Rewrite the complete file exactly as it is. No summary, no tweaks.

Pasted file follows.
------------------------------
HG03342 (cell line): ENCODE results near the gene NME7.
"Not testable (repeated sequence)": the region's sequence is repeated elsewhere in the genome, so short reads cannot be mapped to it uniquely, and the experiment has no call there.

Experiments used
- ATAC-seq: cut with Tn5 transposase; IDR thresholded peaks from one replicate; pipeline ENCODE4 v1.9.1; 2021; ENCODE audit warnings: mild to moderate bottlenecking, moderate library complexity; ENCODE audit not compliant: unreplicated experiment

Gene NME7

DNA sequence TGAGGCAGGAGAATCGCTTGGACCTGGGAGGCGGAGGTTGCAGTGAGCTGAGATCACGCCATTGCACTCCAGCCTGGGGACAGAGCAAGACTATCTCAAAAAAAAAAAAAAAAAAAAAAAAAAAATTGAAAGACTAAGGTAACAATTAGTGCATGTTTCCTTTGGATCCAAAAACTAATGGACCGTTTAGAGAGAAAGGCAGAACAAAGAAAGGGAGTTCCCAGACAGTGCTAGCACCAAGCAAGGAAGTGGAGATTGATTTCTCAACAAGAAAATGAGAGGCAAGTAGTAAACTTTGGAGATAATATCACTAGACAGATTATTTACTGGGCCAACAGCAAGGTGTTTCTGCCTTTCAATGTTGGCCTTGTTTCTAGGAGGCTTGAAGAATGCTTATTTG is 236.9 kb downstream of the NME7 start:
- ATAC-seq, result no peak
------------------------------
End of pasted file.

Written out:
HG03342 (cell line): ENCODE results near the gene NME7.
"Not testable (repeated sequence)": the region's sequence is repeated elsewhere in the genome, so short reads cannot be mapped to it uniquely, and the experiment has no call there.

Experiments used
- ATAC-seq: cut with Tn5 transposase; IDR thresholded peaks from one replicate; pipeline ENCODE4 v1.9.1; 2021; ENCODE audit warnings: mild to moderate bottlenecking, moderate library complexity; ENCODE audit not compliant: unreplicated experiment

Gene NME7

DNA sequence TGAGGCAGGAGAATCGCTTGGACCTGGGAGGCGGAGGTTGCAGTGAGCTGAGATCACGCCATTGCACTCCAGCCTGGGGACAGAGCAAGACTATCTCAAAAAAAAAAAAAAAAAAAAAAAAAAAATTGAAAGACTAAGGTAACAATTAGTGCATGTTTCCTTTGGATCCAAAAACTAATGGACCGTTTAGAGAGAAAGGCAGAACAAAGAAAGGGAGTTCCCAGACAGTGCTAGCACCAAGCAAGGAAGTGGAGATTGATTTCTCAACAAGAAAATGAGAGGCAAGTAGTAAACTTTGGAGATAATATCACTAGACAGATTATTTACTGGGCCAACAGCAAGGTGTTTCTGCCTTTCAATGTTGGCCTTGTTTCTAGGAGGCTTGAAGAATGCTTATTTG is 236.9 kb downstream of the NME7 start:
- ATAC-seq, result no peak